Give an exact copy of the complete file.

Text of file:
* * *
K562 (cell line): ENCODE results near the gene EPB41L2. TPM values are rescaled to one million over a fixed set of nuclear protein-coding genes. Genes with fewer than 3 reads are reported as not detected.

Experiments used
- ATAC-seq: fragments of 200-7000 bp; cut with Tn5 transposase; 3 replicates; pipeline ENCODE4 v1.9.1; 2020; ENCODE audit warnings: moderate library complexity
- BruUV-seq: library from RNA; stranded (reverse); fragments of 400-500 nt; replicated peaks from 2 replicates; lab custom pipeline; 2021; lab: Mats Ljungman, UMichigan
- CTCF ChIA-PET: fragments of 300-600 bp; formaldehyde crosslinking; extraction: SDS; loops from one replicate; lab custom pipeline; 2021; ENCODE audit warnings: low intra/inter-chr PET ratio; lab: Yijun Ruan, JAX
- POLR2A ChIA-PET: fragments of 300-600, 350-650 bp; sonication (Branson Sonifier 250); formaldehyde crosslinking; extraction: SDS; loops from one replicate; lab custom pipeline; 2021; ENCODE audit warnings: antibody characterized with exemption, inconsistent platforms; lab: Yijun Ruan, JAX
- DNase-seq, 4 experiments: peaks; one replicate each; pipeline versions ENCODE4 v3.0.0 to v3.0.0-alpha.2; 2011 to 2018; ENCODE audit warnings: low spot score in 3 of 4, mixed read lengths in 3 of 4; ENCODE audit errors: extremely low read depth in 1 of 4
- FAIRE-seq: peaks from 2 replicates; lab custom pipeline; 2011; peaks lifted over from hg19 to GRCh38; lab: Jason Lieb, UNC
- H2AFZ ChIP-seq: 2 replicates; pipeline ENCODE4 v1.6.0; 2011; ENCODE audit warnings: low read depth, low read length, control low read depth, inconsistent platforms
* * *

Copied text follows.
K562 (cell line): ENCODE results near the gene EPB41L2. TPM values are rescaled to one million over a fixed set of nuclear protein-coding genes. Genes with fewer than 3 reads are reported as not detected.

Experiments used
- ATAC-seq: fragments of 200-7000 bp; cut with Tn5 transposase; 3 replicates; pipeline ENCODE4 v1.9.1; 2020; ENCODE audit warnings: moderate library complexity
- BruUV-seq: library from RNA; stranded (reverse); fragments of 400-500 nt; replicated peaks from 2 replicates; lab custom pipeline; 2021; lab: Mats Ljungman, UMichigan
- CTCF ChIA-PET: fragments of 300-600 bp; formaldehyde crosslinking; extraction: SDS; loops from one replicate; lab custom pipeline; 2021; ENCODE audit warnings: low intra/inter-chr PET ratio; lab: Yijun Ruan, JAX
- POLR2A ChIA-PET: fragments of 300-600, 350-650 bp; sonication (Branson Sonifier 250); formaldehyde crosslinking; extraction: SDS; loops from one replicate; lab custom pipeline; 2021; ENCODE audit warnings: antibody characterized with exemption, inconsistent platforms; lab: Yijun Ruan, JAX
- DNase-seq, 4 experiments: peaks; one replicate each; pipeline versions ENCODE4 v3.0.0 to v3.0.0-alpha.2; 2011 to 2018; ENCODE audit warnings: low spot score in 3 of 4, mixed read lengths in 3 of 4; ENCODE audit errors: extremely low read depth in 1 of 4
- FAIRE-seq: peaks from 2 replicates; lab custom pipeline; 2011; peaks lifted over from hg19 to GRCh38; lab: Jason Lieb, UNC
- H2AFZ ChIP-seq: 2 replicates; pipeline ENCODE4 v1.6.0; 2011; ENCODE audit warnings: low read depth, low read length, control low read depth, inconsistent platforms